MURDER AT BERTRAM’S BOWER by Cynthia Peale

MURDER AT BERTRAM’S BOWER

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KIRKUS REVIEW

Victorian Bostonian Caroline Ames, who volunteers once a fortnight at her friend Agatha Montgomery's home for fallen women, the Bower, is so distressed when two of its residents, Mary and Bridget, are garroted and eviscerated in the treacherous South End that she insists her brother Addington try to apprehend their murderer. The Ames's lodger, Dr. John MacKenzie, also steps in to help, and the trio is soon supplying stupid Inspector Crippen with clues, among them the deplorable tendency of Agatha's brother, Reverend Montgomery, to molest Bower residents. The Irish-hating Crippen, however, soon settles on young Garrett O'Reilly, the Bower's dogsbody, as the guilty party. An autopsy reveals that poor Mary was not only fallen but pregnant, and a coded note nominates a typewriter salesman as the likely father. Complicating matters, a dinner guest of Caroline's, a visiting tabloid journalist from England, writes an article speculating that Jack the Ripper may have landed in Boston and, knife in bloody hand, begun reenacting his Whitechapel horrors in the South End. Another Irish lass will be murdered, and a siphoning of the Bower's funds revealed, before the mad killer attacks Caroline, then falls to a timely death from the Ames rooftop.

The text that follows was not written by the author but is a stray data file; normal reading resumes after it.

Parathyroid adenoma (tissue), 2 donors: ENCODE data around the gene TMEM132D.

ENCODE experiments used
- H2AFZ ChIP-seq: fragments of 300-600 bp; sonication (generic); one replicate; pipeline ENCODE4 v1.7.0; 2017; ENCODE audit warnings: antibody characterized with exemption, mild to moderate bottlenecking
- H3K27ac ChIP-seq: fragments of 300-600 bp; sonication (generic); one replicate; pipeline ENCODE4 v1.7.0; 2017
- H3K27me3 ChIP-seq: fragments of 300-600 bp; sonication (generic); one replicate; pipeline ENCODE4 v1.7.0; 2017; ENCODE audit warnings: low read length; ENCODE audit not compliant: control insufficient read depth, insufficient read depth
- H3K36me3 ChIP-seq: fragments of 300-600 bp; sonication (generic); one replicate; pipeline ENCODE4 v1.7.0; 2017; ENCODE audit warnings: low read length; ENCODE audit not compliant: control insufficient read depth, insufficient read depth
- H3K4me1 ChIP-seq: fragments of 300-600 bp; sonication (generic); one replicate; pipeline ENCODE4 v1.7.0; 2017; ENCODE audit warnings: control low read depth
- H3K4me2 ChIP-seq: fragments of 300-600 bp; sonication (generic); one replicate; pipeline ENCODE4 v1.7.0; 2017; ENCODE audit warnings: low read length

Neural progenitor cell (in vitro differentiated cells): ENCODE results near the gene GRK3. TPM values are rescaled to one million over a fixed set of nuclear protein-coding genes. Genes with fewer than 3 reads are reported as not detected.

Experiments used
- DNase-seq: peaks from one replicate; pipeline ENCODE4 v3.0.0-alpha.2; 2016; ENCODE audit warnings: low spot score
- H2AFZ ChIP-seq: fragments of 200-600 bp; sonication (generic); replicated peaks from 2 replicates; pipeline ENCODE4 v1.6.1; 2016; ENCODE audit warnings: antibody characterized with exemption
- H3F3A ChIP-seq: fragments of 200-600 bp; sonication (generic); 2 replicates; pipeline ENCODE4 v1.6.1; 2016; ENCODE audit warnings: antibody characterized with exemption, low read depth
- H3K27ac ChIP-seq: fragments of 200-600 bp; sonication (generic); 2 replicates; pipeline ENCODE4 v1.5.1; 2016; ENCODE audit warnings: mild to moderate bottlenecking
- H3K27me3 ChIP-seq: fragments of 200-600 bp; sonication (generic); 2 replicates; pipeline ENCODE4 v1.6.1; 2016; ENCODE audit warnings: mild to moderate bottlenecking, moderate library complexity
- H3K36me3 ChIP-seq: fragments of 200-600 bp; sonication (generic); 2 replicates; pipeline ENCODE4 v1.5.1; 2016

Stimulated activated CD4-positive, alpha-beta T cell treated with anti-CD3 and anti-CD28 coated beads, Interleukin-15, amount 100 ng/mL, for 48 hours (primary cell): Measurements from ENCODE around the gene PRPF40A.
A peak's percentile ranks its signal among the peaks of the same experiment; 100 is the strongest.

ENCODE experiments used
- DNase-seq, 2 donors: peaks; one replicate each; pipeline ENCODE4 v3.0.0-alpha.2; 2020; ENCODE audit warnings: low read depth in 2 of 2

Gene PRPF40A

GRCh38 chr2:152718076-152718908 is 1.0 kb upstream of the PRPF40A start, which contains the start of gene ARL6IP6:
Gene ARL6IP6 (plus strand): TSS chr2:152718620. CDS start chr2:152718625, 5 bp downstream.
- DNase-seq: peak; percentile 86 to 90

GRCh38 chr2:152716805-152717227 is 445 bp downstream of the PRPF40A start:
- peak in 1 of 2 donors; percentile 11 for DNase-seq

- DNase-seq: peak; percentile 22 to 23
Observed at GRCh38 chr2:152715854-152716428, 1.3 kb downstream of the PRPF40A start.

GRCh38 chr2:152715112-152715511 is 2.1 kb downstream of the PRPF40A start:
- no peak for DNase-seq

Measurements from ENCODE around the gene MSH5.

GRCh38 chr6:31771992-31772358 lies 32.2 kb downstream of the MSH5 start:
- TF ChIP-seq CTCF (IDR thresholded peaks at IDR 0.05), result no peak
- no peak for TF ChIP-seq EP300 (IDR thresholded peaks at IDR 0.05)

Effective in depicting the dreary lot of women and the Irish in turn-of-the-century Boston, but Addington with his solitary musing and Caroline with her talent for satin-stitching are not the most engaging of series sleuths (The Death of Colonel Mann, not reviewed).

Pub Date: Feb. 20th, 2001
ISBN: 0-385-49637-0
Page count: 336pp
Publisher: Doubleday
Review Posted Online:
Kirkus Reviews Issue: Jan. 15th, 2001




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